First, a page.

At least Ford tried to keep some distinction between brands, with Ford providing the main bulk of average transport, Mercury the mid luxury and sporty cars and Lincoln the upper luxury.

Unfortunately, in this day and age it's harder and harder to distiguish between these types. The things that were considered luxury 20 or 30 years ago are found on the most hum-drum of cars these days.

19 October 2010

There will be an interesting outlook for the VW group if it continues to keep gathering up different car brands, with Alfa seeming to be next, there seems to be too many already and the worst case scenario would be the GM model where they are the world's biggest manufacturer and still making unsustainable losses.

19 October 2010

Platform sharing is one thing, but putting a VW badge on a Suzuki, and marketing it as a VW, is surely verging on the fraudulent, at least deceipt?

19 October 2010

The worldwide demand for cars is shifting and the needs of the developing nations are now much more important than ours in europe.

A car carrying a VW badge no matter what the actual car is, is a very potent sales pull in countries like India. This is a smart move by VW so long as the cars stay on the subcontinent.

The blandification of the rest of the VW range may not appeal here but the chinese love a nice german, bland saloon car. Make no mistake our needs are now very much behind those of the chinese et al.

19 October 2010

If anyone has made a success of badge engineering, it's VW Group.

Volkswagens are still revered as the benchmark of automtotive engineering, Audi has taken over the premium sector (sending BMW off to seek collaborations with PSA and sell engines to Saab to try and stay competitive with VW's platform sharing capability), Skoda has added some funky new shapes to its new-found value-for-money offering (something which ultra-conservative Volkswagen wouldn't) and the supercar stable of Bentley, Lambo and Bugatti add polish and prestige (and give engineers something to aspire to within the group). Only SEAT struggles for a clear identity.

In rapidly growing markets, VW has worked out how best to take an early slice of the market early on, often with products which would shame the badge back home, and VW-badged Suzukis ensure they don't miss the boat while they develop more sophisticated future technologies in the crucible of Europe.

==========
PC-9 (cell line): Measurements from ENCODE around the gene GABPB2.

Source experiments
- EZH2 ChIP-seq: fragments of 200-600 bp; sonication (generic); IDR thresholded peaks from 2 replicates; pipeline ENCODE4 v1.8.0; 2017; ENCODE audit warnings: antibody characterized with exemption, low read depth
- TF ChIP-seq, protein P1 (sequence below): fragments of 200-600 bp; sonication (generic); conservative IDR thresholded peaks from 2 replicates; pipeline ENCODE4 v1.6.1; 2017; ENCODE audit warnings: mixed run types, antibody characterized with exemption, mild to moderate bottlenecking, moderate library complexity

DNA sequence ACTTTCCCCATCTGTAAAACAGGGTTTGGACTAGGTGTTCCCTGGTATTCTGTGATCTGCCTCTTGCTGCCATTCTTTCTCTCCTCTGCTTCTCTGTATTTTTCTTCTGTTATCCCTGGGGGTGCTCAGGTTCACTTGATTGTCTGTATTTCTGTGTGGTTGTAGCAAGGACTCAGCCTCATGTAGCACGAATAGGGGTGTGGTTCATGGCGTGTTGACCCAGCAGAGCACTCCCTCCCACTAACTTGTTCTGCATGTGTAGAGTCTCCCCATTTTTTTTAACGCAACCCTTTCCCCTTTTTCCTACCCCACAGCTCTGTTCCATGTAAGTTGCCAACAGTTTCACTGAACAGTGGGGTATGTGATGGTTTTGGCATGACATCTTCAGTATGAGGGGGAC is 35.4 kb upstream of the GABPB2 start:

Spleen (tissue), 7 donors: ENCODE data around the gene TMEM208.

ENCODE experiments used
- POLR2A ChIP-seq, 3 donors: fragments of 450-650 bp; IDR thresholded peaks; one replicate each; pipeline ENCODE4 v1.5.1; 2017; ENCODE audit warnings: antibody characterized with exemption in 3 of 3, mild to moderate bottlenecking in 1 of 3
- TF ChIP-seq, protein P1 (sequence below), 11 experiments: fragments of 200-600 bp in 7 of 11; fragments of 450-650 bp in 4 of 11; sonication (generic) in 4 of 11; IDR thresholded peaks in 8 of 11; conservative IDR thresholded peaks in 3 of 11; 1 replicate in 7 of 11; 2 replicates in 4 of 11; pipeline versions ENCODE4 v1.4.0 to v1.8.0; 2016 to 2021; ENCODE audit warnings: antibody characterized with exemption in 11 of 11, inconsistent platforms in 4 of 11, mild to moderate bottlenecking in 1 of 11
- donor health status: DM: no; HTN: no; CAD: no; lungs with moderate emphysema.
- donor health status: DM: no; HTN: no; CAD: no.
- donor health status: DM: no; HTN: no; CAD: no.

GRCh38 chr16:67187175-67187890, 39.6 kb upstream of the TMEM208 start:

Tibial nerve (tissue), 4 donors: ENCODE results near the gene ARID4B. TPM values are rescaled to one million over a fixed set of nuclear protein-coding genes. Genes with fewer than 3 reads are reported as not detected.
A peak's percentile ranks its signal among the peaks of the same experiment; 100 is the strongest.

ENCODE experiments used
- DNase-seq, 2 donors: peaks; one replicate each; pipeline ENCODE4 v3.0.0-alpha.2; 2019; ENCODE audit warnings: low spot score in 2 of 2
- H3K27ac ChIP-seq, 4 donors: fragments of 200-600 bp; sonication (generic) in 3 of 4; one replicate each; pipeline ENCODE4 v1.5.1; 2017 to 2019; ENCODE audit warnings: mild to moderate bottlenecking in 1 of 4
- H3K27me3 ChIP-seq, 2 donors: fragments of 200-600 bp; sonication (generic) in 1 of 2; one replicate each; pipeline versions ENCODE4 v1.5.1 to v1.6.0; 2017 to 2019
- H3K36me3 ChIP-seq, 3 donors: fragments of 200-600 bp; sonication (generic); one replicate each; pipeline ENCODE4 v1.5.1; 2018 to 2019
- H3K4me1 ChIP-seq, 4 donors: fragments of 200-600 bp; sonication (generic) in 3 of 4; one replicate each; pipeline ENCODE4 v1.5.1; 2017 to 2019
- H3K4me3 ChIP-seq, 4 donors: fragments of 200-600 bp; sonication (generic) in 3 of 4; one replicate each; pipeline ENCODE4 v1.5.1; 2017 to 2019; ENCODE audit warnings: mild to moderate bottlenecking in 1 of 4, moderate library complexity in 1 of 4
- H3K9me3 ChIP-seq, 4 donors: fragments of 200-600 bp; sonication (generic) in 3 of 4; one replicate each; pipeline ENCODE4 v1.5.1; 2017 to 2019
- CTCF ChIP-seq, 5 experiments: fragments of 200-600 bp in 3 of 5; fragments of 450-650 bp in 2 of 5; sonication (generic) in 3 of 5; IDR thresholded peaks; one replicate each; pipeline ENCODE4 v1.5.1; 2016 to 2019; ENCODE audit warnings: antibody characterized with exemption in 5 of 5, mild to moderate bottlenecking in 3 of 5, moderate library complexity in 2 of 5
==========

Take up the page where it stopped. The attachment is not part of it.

Will it damage their 'brand'? Not if they ultimately keep their core product values aligned and use their platform-based approach, marketing nous and new technologies to stay a step ahead of the competition: people don't care what's under the skin of their Audi - they just know they want an Audi.

19 October 2010

VW sells all kinds of horrible product in developing markets. This move is no biggy.

19 October 2010

Suzuki is not the most exciting brand around but they are very good at what they do, small high quality cars.

They can make them more efficiently than VW and this is where the German giant sees them as an advantage. Anyone would prefer a Swift over a VW Fox, in fact the Kizashi is a better car than the Passat (except for the fact that it has no engine options).

In Europe Skoda desperately needs a smaller and cheaper car than the Fabia to make up for sales lost to the likes of Hyundai, Suzuki, Kia etc...

19 October 2010

I said that VW were overdoing it when they bought 20 per cent of Suzuki and i still hold that view.They are doing alright at the moment but what happens when car sales decline again??It seems Toyota with its vast cash reserves are prudent by not adding other brands to their portfolio.I mean how big before the bubble bursts??

19 October 2010

suzuki make an excellent mini people carrier, the APV, sold throughout asia. however if vw put some suzuki badges on some golfs, i might but one. what a shame, the're scrapping hms ark royal. they should sell it to the indians for some spare cash. these future aircraft carriers are a complete joke. much too big, and now with no aircraft because joint strike fighter is a complete nightmare. they will be 20 years late and £20 billion over budget.